Two main criterias have been selected to define a country as such. First, we count the number of netizens arrested, harassed or threatened in the past year. As of now, more than 100 of them are in jail because of their online activities. The biggest prison for cyber-dissidents by far is China, with 72 of them behind bars, mostly charged with "divulging state secrets abroad." The Chinese authorities have quickly forgotten that the Internet is supposed to have no geographical borders.

internet enemies.jpg

Then, RSF looks at the way that governments monitor the Internet and limit access. For example, Iran has been censoring millions of web pages and limiting the connection speed to make the information less accessible, especially when it comes to the protest movement after elections last year.

And this year, Reporters Without Borders also chose to award the first "Netizen Prize," with support from Google. The prize was awarded to the Iranian women's rights activists of the Change for Equality website, which has made a notable contribution to the defense of online freedom of expression. This is also a way to show that Internet firms are aware of the role they play abroad, especially in countries where the Internet access is restricted.

Google raised awareness of the issue when it announced that it would not censor its search engine results on Google.cn. But this decision also showed that Internet firms doing business in such repressive countries need protection from their own government. Another U.S. company, GoDaddy, announced during a U.S. Congressional hearing that it will stop selling websites with Chinese domain names (those ending in the .cn suffix) because of the controls being demanded by Chinese authorities.

What about the U.S.?

Besides the involvement of Internet firms in repressive countries that help local governments censor online information or restrict the access to it, the U.S. government is not reproach-free when it comes to online free speech.

First, the whole process of adopting a federal shield law to protect reporters' sources has slowed down because of a "blogger issue." The House version of the bill, adopted in April 2009, excludes many bloggers from its protection, limiting the shield to those who gather or report news "for a substantial portion of the person's livelihood or for substantial financial gain." The Senate version has oscillated, with amateurs getting cut in September 2009 and added back in November in a version that looks to the function of disseminating news to the public rather than pay status. And when the bill passed out of the Senate judiciary committee in December, there was an abortive attempt to take non-professionals out again, but it failed.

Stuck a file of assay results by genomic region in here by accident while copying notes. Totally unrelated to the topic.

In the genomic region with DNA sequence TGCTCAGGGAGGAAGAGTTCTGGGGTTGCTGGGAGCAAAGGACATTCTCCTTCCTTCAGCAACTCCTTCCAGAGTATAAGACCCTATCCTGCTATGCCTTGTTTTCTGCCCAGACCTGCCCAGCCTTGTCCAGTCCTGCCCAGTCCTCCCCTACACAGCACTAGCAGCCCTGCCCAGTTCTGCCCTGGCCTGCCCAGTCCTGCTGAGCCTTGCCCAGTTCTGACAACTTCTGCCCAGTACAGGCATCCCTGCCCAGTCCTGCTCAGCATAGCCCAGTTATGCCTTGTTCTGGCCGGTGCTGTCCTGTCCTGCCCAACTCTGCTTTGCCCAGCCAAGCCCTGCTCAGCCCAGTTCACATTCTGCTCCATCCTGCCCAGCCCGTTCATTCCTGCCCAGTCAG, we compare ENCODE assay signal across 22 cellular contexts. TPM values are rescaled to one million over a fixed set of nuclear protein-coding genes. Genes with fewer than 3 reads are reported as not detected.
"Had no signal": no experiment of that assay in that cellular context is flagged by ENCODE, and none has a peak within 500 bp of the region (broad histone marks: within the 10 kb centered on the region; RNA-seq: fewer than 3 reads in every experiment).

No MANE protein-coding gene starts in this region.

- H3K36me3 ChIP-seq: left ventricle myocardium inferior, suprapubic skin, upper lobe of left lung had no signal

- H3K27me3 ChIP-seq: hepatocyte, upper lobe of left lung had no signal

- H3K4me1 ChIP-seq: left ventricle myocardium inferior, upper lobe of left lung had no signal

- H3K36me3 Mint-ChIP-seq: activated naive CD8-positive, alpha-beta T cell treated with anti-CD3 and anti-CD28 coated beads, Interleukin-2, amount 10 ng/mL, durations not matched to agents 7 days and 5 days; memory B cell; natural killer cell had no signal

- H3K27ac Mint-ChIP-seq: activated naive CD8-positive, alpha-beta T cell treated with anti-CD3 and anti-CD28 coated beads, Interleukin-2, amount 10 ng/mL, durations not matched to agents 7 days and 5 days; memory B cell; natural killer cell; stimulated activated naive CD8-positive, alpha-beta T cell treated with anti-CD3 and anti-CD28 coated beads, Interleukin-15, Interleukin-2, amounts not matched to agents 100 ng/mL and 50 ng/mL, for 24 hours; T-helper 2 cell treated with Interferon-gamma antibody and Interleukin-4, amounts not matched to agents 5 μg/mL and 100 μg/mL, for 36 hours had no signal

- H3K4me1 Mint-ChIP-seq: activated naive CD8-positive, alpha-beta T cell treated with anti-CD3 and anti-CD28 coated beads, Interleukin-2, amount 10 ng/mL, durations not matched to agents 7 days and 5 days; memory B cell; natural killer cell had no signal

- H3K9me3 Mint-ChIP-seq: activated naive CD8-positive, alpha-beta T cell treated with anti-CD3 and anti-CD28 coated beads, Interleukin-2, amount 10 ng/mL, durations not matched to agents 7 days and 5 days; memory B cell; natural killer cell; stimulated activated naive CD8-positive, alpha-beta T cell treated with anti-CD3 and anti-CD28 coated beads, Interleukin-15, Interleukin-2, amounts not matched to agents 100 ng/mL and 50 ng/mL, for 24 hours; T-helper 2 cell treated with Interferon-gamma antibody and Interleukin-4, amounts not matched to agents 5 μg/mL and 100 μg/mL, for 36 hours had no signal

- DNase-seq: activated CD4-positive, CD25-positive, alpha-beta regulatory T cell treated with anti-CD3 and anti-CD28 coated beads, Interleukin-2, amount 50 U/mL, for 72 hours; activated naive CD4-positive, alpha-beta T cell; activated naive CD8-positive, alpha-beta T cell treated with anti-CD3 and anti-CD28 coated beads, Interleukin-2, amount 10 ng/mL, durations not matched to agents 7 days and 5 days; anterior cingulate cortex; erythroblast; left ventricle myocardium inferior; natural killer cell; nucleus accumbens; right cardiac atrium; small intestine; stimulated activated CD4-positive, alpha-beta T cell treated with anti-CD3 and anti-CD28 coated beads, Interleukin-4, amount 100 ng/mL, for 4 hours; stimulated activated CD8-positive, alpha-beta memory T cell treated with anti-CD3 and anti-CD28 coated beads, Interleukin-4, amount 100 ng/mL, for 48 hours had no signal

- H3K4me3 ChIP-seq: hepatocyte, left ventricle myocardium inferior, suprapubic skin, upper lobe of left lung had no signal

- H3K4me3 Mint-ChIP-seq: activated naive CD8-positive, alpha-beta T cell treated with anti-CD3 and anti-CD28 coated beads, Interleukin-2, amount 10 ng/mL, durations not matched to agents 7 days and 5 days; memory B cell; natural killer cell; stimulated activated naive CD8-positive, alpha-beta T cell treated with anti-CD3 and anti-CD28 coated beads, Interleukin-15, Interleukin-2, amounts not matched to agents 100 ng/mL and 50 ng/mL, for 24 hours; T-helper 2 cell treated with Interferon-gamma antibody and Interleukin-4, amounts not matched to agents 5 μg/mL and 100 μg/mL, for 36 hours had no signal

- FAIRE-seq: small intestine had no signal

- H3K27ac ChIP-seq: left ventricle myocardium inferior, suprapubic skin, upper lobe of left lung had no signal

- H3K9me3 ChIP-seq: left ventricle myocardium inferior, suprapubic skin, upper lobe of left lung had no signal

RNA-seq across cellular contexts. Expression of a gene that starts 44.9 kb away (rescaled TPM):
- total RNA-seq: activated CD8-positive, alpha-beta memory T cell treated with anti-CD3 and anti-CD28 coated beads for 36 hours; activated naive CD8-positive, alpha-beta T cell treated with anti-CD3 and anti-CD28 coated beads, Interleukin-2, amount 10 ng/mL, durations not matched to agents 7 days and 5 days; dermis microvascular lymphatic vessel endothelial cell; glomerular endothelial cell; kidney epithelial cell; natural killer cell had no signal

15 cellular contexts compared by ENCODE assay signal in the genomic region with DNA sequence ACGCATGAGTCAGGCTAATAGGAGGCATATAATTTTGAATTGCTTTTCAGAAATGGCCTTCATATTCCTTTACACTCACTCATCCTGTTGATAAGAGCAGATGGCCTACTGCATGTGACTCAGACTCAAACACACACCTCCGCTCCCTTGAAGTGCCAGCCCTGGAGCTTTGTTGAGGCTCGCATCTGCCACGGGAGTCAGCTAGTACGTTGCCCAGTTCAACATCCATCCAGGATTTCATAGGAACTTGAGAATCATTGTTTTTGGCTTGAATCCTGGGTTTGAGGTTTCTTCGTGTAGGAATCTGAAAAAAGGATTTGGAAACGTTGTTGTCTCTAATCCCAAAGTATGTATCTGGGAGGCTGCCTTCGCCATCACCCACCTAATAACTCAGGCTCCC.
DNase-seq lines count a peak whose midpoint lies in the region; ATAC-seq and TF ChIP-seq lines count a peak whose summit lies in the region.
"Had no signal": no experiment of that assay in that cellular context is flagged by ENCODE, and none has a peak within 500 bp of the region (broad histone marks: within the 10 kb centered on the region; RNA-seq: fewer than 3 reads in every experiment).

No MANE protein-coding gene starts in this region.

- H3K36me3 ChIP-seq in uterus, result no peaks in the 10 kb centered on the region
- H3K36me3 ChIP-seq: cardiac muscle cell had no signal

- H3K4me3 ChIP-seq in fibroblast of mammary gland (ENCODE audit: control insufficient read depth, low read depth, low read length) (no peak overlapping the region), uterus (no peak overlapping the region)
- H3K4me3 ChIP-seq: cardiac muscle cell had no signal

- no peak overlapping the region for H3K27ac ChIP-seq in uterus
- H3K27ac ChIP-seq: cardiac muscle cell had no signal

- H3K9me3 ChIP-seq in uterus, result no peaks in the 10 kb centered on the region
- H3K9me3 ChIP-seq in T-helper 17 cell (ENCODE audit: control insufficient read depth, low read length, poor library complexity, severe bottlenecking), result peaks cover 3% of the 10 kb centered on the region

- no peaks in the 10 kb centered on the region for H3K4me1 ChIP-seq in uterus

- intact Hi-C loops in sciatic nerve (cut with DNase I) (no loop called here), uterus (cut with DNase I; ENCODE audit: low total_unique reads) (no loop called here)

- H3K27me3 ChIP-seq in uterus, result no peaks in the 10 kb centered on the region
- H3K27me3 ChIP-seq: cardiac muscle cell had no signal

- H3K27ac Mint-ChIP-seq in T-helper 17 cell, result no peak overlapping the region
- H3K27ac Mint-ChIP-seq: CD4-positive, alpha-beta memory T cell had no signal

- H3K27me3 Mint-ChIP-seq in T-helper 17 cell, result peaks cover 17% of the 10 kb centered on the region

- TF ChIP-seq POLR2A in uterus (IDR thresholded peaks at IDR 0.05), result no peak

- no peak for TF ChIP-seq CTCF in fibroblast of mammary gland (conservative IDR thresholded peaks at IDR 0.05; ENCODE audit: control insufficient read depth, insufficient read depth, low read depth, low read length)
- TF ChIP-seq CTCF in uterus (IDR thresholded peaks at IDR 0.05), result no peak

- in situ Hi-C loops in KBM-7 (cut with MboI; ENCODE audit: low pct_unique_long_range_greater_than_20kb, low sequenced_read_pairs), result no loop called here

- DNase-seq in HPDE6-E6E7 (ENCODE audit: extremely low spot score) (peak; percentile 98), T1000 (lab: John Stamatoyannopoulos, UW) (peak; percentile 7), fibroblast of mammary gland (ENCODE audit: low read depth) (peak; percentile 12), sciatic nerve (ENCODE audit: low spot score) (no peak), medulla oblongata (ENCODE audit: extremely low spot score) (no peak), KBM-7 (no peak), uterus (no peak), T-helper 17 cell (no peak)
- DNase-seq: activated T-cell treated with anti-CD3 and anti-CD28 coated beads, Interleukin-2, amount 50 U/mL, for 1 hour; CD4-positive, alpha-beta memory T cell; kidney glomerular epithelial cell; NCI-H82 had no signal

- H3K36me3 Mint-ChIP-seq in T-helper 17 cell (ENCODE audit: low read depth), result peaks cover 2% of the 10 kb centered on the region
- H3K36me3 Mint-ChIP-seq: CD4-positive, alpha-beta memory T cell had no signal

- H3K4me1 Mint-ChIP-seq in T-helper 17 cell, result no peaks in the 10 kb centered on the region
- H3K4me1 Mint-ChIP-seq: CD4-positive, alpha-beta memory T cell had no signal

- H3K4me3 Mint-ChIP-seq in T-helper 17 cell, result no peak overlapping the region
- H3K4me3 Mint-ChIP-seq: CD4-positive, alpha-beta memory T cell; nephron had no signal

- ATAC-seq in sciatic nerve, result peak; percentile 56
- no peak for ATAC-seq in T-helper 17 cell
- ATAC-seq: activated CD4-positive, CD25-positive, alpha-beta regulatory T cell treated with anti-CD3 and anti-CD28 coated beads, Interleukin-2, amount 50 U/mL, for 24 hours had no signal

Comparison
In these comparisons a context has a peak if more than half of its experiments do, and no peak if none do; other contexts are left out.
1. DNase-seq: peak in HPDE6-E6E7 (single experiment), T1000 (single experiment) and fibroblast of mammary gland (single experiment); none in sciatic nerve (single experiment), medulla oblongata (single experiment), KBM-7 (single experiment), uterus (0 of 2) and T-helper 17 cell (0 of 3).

The U.S. also has had trouble protecting Net neutrality. It is a principle that advocates no online restrictions on content, sites or platforms; on the kinds of equipment that may be attached; on the modes of communication allowed; as well as communication that is not unreasonably degraded by other traffic. Although President Obama took a very clear stance on Net neutrality on February 1, saying that he was a "big believer in Net neutrality," the Obama administration and its allies at the Federal Communications Commission are retreating from a militant version of Net neutrality regulations. This Net neutrality issue, if not adopted, will directly affect the way the information is selected on the web and therefore accessible to the reader.

When it comes to Internet freedom, restricted online access is not necessarily linked to the most repressive regimes. Preserving online free speech and access to online information should be a top priority for the American government, as a pioneer of the Internet and its regulation.

Internet Enemies

Burma
China
Cuba
Egypt
Iran
North Korea
Saudi Arabia
Syria
Tunisia
Turkmenistan
Uzbekistan
Vietnam

Under Surveillance

Australia
Bahrain
Belarus
Eritrea
Malaysia
Russia
South Korean
Sri Lanka
Thailand
Turkey
United Arab Emirates

Clothilde Le Coz has been working for Reporters Without Borders in Paris since 2007. She is now the Washington director for this organization, helping to promote press freedom and free speech around the world. In Paris, she was in charge of the Internet Freedom desk and worked especially on China, Iran, Egypt and Thailand. During the time she spent in Paris, she was also updating the "Handbook for Bloggers and Cyberdissidents," published in 2005. Her role is now to get the message out for readers and politicians to be aware of the constant threat journalists are submitted to in many countries.

Reprinted from:  

http://www.pbs.org/mediashift/2010/04/reporters-without-borders-issues-enemies-of-the-internet-list095.html